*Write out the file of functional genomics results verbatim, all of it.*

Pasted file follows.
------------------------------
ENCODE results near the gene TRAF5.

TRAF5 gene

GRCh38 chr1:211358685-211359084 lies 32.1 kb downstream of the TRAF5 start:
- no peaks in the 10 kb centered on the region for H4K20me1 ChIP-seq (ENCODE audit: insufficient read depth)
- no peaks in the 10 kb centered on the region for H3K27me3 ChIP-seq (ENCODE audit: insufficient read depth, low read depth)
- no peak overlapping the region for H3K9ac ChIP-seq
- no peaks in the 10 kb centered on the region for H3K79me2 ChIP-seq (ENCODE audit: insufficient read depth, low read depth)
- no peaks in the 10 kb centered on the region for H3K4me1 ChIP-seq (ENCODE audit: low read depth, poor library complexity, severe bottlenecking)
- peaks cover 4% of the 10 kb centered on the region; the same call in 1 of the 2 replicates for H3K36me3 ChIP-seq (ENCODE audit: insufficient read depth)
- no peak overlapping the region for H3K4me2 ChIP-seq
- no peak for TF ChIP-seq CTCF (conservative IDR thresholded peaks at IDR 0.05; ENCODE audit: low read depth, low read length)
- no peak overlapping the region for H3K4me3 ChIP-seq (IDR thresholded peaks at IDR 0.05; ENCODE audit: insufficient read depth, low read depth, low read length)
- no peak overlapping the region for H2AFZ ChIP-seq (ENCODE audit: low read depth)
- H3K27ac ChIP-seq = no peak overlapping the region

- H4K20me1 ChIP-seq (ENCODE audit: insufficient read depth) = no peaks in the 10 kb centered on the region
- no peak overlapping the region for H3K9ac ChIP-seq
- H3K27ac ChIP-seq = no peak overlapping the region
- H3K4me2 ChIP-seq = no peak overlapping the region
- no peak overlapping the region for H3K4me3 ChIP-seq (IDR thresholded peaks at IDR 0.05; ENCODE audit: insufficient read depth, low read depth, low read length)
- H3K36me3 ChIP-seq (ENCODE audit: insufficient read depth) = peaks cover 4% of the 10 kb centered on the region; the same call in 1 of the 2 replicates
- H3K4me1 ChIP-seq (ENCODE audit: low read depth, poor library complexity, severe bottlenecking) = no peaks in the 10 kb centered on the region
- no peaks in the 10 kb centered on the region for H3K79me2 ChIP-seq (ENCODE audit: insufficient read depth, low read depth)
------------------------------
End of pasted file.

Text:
ENCODE results near the gene TRAF5.

TRAF5 gene

GRCh38 chr1:211358685-211359084 lies 32.1 kb downstream of the TRAF5 start:
- no peaks in the 10 kb centered on the region for H4K20me1 ChIP-seq (ENCODE audit: insufficient read depth)
- no peaks in the 10 kb centered on the region for H3K27me3 ChIP-seq (ENCODE audit: insufficient read depth, low read depth)
- no peak overlapping the region for H3K9ac ChIP-seq
- no peaks in the 10 kb centered on the region for H3K79me2 ChIP-seq (ENCODE audit: insufficient read depth, low read depth)
- no peaks in the 10 kb centered on the region for H3K4me1 ChIP-seq (ENCODE audit: low read depth, poor library complexity, severe bottlenecking)
- peaks cover 4% of the 10 kb centered on the region; the same call in 1 of the 2 replicates for H3K36me3 ChIP-seq (ENCODE audit: insufficient read depth)
- no peak overlapping the region for H3K4me2 ChIP-seq
- no peak for TF ChIP-seq CTCF (conservative IDR thresholded peaks at IDR 0.05; ENCODE audit: low read depth, low read length)
- no peak overlapping the region for H3K4me3 ChIP-seq (IDR thresholded peaks at IDR 0.05; ENCODE audit: insufficient read depth, low read depth, low read length)
- no peak overlapping the region for H2AFZ ChIP-seq (ENCODE audit: low read depth)
- H3K27ac ChIP-seq = no peak overlapping the region

- H4K20me1 ChIP-seq (ENCODE audit: insufficient read depth) = no peaks in the 10 kb centered on the region
- no peak overlapping the region for H3K9ac ChIP-seq
- H3K27ac ChIP-seq = no peak overlapping the region
- H3K4me2 ChIP-seq = no peak overlapping the region
- no peak overlapping the region for H3K4me3 ChIP-seq (IDR thresholded peaks at IDR 0.05; ENCODE audit: insufficient read depth, low read depth, low read length)
- H3K36me3 ChIP-seq (ENCODE audit: insufficient read depth) = peaks cover 4% of the 10 kb centered on the region; the same call in 1 of the 2 replicates
- H3K4me1 ChIP-seq (ENCODE audit: low read depth, poor library complexity, severe bottlenecking) = no peaks in the 10 kb centered on the region
- no peaks in the 10 kb centered on the region for H3K79me2 ChIP-seq (ENCODE audit: insufficient read depth, low read depth)